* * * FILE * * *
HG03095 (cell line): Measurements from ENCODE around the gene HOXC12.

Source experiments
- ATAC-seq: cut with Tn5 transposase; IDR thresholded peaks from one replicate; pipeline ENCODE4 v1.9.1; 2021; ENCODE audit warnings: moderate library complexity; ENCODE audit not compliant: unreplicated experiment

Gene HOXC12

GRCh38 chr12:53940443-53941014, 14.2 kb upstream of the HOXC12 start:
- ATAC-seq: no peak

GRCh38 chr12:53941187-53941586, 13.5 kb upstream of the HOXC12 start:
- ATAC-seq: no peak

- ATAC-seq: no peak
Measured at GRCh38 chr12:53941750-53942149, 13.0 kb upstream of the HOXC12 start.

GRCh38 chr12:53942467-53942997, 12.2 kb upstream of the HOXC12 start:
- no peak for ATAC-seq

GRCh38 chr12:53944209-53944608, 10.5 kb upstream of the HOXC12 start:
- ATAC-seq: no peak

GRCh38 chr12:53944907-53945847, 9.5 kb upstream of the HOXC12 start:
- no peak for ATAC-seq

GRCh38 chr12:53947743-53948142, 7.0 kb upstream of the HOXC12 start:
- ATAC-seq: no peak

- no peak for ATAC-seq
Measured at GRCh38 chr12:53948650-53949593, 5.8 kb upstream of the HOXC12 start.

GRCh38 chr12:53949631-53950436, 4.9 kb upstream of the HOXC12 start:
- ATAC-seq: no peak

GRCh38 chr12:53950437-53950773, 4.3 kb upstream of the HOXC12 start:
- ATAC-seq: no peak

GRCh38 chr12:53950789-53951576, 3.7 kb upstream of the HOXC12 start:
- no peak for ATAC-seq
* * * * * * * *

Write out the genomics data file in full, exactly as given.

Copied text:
HG03095 (cell line): Measurements from ENCODE around the gene HOXC12.

Source experiments
- ATAC-seq: cut with Tn5 transposase; IDR thresholded peaks from one replicate; pipeline ENCODE4 v1.9.1; 2021; ENCODE audit warnings: moderate library complexity; ENCODE audit not compliant: unreplicated experiment

Gene HOXC12

GRCh38 chr12:53940443-53941014, 14.2 kb upstream of the HOXC12 start:
- ATAC-seq: no peak

GRCh38 chr12:53941187-53941586, 13.5 kb upstream of the HOXC12 start:
- ATAC-seq: no peak

- ATAC-seq: no peak
Measured at GRCh38 chr12:53941750-53942149, 13.0 kb upstream of the HOXC12 start.

GRCh38 chr12:53942467-53942997, 12.2 kb upstream of the HOXC12 start:
- no peak for ATAC-seq

GRCh38 chr12:53944209-53944608, 10.5 kb upstream of the HOXC12 start:
- ATAC-seq: no peak

GRCh38 chr12:53944907-53945847, 9.5 kb upstream of the HOXC12 start:
- no peak for ATAC-seq

GRCh38 chr12:53947743-53948142, 7.0 kb upstream of the HOXC12 start:
- ATAC-seq: no peak

- no peak for ATAC-seq
Measured at GRCh38 chr12:53948650-53949593, 5.8 kb upstream of the HOXC12 start.

GRCh38 chr12:53949631-53950436, 4.9 kb upstream of the HOXC12 start:
- ATAC-seq: no peak

GRCh38 chr12:53950437-53950773, 4.3 kb upstream of the HOXC12 start:
- ATAC-seq: no peak

GRCh38 chr12:53950789-53951576, 3.7 kb upstream of the HOXC12 start:
- no peak for ATAC-seq